'Craft' Beers That Aren't Really Craft (Slideshow)

These beers might pretend to be 'craft,' but won't fall under the Brewers' Association definition

Blue Moon

Flicky/Doobybrain

Technically, Blue Moon is one of the brands owned by MillerCoors, which doesn’t fall in line with the Brewers’ Association definition of craft beer ownership. Blue Moon has recently defended itself against the craft beer naysayers, arguing that it’s still one of the most popular craft beers in America despite MillerCoors’ size and ownership. To compare, MillerCoors sells about 67 billion barrels of beer per year, a very high jump from the top-selling craft breweries.

Goose Island

Chicagoans grew up with Goose Island as an independent brewer, which opened in 1998; but in 2011, Anheuser-Busch paid mega bucks to buy out the brewery — $38.8 million. Although Goose Island still operates its Chicago-based brewery, many of the beers are outsourced, which also wrinkles some craft beer drinkers. Goose Island still makes a pretty unique range of beers that many would consider to be craft, but its ownership has ruffled the wings of many a craft beer lover in the Midwest.

Redhook Brewery, Kona Brewing Company, Widmer Brothers Brewing

Don’t get us wrong, we really love all of these brewing companies. But where things get fuzzy is the ownership. In 2008, the breweries merged to form the Craft Brew Alliance — a possibly misleading name, considering that later, Anheuser-Busch bought 35 percent of the group. That’s 10 percent more than what the Brewers’ Association considers to be the maximum ownership from an outside "big brewer" (our words, not theirs). Still, Redhook, Kona, and Widmer have long storied histories with the cities they were born in.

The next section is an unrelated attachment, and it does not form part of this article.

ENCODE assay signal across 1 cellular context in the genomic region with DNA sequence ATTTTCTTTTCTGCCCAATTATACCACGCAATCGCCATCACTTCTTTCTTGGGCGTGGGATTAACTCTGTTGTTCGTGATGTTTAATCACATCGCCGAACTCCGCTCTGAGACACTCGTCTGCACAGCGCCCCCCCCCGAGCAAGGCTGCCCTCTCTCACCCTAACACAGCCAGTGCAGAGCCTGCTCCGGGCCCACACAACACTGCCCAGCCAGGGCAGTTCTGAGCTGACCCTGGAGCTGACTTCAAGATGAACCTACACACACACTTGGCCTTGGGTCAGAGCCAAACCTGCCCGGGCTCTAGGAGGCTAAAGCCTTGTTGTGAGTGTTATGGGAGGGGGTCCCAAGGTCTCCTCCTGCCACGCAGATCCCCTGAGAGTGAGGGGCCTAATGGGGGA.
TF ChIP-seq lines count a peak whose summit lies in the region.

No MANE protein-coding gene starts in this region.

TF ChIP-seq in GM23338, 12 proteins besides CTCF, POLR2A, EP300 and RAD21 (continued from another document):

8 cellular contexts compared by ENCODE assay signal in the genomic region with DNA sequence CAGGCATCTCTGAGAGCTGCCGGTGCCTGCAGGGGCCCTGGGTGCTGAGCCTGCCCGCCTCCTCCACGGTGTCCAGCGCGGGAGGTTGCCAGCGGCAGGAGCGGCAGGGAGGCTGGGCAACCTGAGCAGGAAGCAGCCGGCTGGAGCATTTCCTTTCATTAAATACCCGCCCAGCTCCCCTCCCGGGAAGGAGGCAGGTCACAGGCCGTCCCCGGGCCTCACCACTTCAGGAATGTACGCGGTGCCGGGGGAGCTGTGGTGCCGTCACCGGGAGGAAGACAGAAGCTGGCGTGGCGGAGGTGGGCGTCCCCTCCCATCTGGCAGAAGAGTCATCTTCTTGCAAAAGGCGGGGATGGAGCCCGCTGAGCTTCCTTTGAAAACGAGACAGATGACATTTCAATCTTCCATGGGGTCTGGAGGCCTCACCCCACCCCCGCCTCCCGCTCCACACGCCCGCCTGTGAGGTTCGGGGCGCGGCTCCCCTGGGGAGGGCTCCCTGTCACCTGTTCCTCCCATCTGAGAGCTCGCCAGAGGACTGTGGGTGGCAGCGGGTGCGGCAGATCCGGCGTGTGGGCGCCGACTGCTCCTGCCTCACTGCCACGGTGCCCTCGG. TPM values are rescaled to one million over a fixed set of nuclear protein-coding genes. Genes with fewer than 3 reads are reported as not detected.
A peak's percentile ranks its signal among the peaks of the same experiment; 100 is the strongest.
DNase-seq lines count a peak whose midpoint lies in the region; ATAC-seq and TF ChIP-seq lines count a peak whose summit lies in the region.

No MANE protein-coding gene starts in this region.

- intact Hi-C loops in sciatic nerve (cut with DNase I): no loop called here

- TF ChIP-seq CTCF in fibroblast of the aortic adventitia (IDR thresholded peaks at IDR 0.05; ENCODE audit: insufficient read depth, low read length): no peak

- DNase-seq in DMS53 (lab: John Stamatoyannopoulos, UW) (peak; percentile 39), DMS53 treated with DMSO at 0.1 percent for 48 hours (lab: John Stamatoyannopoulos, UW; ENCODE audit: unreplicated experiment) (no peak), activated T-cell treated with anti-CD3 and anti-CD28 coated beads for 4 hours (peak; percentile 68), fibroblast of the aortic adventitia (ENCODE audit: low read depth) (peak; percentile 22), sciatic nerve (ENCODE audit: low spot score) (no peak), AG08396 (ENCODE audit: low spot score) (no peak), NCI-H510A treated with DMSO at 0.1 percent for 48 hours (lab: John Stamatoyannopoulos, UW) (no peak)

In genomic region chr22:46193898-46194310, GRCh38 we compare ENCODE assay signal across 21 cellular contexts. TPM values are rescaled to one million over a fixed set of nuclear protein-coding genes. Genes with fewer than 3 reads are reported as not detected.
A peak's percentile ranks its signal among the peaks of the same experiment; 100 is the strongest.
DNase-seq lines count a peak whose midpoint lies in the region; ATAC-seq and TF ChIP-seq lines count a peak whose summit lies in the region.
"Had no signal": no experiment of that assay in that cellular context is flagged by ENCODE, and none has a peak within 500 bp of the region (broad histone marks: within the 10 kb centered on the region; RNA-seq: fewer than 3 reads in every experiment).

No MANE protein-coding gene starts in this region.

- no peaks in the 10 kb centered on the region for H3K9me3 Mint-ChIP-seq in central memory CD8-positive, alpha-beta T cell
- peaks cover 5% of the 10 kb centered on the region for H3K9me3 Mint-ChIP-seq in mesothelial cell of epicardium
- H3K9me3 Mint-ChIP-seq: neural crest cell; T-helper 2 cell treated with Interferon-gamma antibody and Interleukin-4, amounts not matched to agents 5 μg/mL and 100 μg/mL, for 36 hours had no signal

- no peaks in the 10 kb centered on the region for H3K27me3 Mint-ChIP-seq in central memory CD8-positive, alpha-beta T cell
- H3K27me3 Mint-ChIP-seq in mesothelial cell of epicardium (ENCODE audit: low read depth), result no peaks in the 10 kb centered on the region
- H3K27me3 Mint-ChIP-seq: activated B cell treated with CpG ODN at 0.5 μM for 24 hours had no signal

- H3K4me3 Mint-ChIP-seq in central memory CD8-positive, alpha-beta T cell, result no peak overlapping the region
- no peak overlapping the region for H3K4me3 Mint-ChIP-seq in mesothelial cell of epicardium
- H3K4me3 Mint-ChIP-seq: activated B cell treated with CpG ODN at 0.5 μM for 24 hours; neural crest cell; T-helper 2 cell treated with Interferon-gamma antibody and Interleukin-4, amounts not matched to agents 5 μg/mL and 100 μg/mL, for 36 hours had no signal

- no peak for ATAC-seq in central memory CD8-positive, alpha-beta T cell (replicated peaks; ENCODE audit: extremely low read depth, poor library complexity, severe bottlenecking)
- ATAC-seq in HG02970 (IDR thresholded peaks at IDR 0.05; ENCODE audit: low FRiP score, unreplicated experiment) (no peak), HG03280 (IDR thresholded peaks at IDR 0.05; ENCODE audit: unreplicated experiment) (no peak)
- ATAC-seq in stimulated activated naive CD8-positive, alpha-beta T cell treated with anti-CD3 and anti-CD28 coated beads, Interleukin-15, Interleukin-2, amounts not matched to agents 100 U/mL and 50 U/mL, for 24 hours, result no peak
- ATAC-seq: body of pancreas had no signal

Shock Top

Flickr/nisega03

Shock Top, a Blue Moon copycat, is made by Shock Top Brewing Company… which is owned by Anheuser-Busch InBev. MillerCoors had Blue Moon, so Anheuser needed witte beer, too.

Magic Hat Brewing

Flickr/briankhoury

Magic Hat #9 may in fact be magical, but the brewing company, based in Burlington, Vt., was bought out by North American Breweries in 2010. And in 2012, North American Breweries was sold to Cerveceria Costa Rica ("a subsidiary of Florida Ice and Farm Company… a publicly traded holding company based in Costa Rica with interests in beer and other beverages as well as food , retail and other businesses," according to a release), by KPS Capital Partners, a private equity group. Needless to say, our heads are spinning. Now, the brewing company owns such other fine beers as Labatt Blue, Genesee… you get the picture. Again, it’s another strike on the craft beer definition list of no-no’s: ownership by a big brewer. Other breweries in sticky spots with the North American Breweries? Portland Brewing Co. in Portland, Ore., and Pyramid Breweries, in Seattle.

Leinenkugel’s

Flickr/CoreForce

Wisconsin’s favorite brewery, which was founded in 1867, was bought by SABMiller in 1998. Again, a brewery born with hometown tastes, but owned by a big brewing company that falls outside the craft brewery definition. But Leinenkugel’s has more than 145 years of brewing in the family, so it’s a contested fact whether it is in fact a craft brewery or not.